He said he’ll read through the first part of the newsletter, and then turn to the camera and say it how he would say it. And then continue on down the script.
Most of his videos are talking head style – just him speaking into the camera. His editor then adds B-roll footage and music gets layered onto the video.
If you’ve never seen his videos, they might seem very basic but they are really well-edited.
One of the things I love about this strategy is that you can actually see Dan looking at this newsletter/YouTube script to find his next talking point.
It’s just a split second, but it shows that you don’t have to be perfect on every piece of a video. You can get to almost 300k subscribers if you have good content.
He says that these videos take around an hour to record.
Note: He’s started to stray from this the last 2 weeks and is putting out videos that are separate from the newsletter topic. This is still a new strategy for him that I’m not convinced he’ll stick with, so I wanted to share his previous version instead.
Podcast: Publish the Audio as a Podcast
Once he has the video, he rips the audio and publishes it as a podcast.
He has gone through many iterations of the podcast (more on this later), but now he’s just repurposing this video and putting it online.
He is also posting the full video on Spotify so you can watch there as well. This is such an underrated medium for podcasters.
Twitter: Tweets & Threads About the Topic
I haven’t found if he has a step-by-step strategy around this, but there are some definite similarities each week.
On Tuesday/Wednesday the week before a post goes live, he shares a tweet or thread teasing one of the topics in the upcoming newsletter. He doesn’t give away the meat, but he’ll talk about a story or insight he had around the topic.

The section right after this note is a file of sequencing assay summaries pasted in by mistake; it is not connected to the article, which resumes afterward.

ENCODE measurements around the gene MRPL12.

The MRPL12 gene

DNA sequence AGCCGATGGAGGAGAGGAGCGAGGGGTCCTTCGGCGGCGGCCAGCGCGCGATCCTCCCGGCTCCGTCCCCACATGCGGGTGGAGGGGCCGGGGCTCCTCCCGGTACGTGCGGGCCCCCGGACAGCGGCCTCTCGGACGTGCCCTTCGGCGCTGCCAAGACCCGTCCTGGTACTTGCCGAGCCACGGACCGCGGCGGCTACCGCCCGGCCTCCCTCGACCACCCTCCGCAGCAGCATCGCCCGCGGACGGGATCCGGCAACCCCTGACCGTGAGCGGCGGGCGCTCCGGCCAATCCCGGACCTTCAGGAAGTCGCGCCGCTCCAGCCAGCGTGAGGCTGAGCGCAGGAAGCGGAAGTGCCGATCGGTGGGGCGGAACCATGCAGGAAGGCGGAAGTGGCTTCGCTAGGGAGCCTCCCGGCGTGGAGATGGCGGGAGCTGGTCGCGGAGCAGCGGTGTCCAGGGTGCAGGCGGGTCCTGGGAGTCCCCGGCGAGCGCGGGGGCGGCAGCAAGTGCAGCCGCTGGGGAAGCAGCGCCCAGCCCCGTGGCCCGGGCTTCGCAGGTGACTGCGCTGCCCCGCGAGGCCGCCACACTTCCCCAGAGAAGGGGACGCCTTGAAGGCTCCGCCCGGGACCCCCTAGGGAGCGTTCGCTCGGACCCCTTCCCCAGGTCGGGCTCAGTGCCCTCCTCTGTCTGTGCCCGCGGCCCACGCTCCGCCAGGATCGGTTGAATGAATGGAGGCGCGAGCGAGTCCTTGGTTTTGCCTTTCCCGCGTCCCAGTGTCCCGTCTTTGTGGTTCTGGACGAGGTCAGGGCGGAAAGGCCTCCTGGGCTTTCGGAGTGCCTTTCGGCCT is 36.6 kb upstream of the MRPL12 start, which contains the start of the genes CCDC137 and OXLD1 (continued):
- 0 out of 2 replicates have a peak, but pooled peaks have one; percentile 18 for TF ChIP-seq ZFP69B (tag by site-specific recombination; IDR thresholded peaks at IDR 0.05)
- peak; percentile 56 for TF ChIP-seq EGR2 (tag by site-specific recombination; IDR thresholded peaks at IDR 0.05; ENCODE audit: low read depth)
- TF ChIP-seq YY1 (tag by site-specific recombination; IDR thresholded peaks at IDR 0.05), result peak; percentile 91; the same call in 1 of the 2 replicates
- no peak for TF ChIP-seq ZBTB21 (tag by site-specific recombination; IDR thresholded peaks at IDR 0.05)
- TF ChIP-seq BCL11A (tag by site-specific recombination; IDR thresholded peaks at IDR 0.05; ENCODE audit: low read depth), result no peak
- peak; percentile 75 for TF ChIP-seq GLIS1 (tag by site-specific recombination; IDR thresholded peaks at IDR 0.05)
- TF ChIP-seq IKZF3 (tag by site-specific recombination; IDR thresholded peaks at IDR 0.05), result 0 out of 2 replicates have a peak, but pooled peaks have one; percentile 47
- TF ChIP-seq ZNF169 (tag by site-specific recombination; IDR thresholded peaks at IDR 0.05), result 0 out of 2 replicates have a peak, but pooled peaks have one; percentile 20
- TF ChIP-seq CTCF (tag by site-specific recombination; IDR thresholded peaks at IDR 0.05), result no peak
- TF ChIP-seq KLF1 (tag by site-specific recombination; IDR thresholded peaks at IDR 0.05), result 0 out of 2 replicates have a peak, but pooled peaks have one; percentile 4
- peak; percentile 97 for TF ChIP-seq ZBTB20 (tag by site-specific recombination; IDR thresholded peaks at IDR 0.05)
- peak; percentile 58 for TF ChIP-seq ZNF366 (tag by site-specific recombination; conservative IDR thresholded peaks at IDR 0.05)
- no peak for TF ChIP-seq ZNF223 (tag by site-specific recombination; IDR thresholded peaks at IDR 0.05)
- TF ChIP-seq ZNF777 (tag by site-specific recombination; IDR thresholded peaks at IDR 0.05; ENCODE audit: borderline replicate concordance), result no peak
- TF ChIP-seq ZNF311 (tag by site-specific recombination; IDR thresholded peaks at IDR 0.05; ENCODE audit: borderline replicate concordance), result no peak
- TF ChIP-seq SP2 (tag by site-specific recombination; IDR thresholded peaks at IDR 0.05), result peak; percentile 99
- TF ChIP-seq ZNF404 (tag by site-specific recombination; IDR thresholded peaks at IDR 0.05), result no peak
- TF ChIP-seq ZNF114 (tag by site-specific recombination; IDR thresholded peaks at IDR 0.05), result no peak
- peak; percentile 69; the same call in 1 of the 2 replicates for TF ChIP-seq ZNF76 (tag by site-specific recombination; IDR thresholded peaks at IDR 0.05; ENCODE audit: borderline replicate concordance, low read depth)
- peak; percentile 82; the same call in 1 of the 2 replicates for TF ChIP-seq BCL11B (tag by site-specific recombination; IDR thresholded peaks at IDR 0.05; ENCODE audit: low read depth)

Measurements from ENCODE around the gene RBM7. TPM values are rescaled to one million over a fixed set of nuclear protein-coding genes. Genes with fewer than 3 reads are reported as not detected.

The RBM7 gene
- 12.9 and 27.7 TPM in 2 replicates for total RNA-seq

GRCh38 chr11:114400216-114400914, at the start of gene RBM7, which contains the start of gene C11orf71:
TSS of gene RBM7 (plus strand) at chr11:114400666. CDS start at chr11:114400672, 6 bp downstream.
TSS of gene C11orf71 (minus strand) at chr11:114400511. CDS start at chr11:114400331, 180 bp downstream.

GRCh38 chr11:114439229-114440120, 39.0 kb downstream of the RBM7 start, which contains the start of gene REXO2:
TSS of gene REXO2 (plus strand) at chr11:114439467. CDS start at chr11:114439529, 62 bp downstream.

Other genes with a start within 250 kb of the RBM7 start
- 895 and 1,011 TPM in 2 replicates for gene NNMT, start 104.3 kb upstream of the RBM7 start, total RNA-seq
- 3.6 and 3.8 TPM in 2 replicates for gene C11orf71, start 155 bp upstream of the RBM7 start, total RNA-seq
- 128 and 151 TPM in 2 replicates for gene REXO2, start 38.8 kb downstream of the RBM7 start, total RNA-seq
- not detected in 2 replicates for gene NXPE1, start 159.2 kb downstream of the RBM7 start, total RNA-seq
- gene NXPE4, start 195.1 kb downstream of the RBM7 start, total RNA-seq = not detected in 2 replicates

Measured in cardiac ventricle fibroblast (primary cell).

On Friday (the day before the newsletter goes out), he’ll tease the topic of it by sharing the visual he’s created for that idea. Here is a recent example:
After he publishes the newsletter on Saturday, he’ll put out a tweet with a punchy idea or bullet points of what he covered in that article. Then he links to it:
Throughout the week, he’ll share quotes and smaller bits of the newsletter as tweets. Then he links to the main article below that:
Dan uses a tool called TweetHunter to make this possible. He schedules all of the tweets ahead of time so he doesn’t have to manually post them.
Instagram: Repurposing Tweets
Dan then uses the content from Twitter and creates content for Instagram, while relying more heavily on the visual side of things as you’d expect.
He creates a carousel on Instagram with that visual from the post, as well as some ideas and/or tweets from the newsletter.
He seems to be testing 2 formats at this point: sharing specific tweet screenshots from the newsletter, and including full ideas from the content.
Either way, he’s purposing what he’s already created into another medium.
Side note on TikTok: while Dan has a really large TikTok account, he isn’t posting about the newsletter topics over there. It’s strictly the black-and-white, animated videos he’s become known for.
LinkedIn: Even More Repurposing
Dan is also repurposing his tweets over to LinkedIn. While he doesn’t have a huge audience there yet either, the consistent effort he is putting in over there is starting to pay off.
He shares much of the same posts from Twitter, so I won’t embed them all here for you. But here is one example to show you that it’s the exact same post, nothing super complicated.
He makes to sure to engage with some of the comments as well, so it’s not like he’s just publishing there and logging off.
2. Perfecting the “No-sell” Sell
Unlike a lot of creators, myself included, Dan doesn’t actually ask people to explicitly sign up for the newsletter all the time.
When I say the “no-sell” sell, I’m simply saying that he’s not out there asking people all the time to sign up for the newsletter or buy his courses.
He mentions his newsletter and courses in relevant places, and lets people come to the decision to buy or not on their own.
Most of the time with his tweets, he’s just giving out good information, and linking to that specific blog post on his website. And then people will go sign up on their own.
I think this is smart for 2 reasons.
- If people want to get more information, they’re going to find a way to sign up for the newsletter.
- Within his articles, he links to his courses and products, so even if someone doesn’t sign up, he can still capture their attention in other ways.
Plus, by sharing an article people might be interested in, you’re going to get more clicks to the site, and more eyeballs on your content than just sharing a link for them to subscribe.
At the top of every page on his website, there is a strong call to action and a form to sign up for the newsletter. This is how he captures people’s email addresses.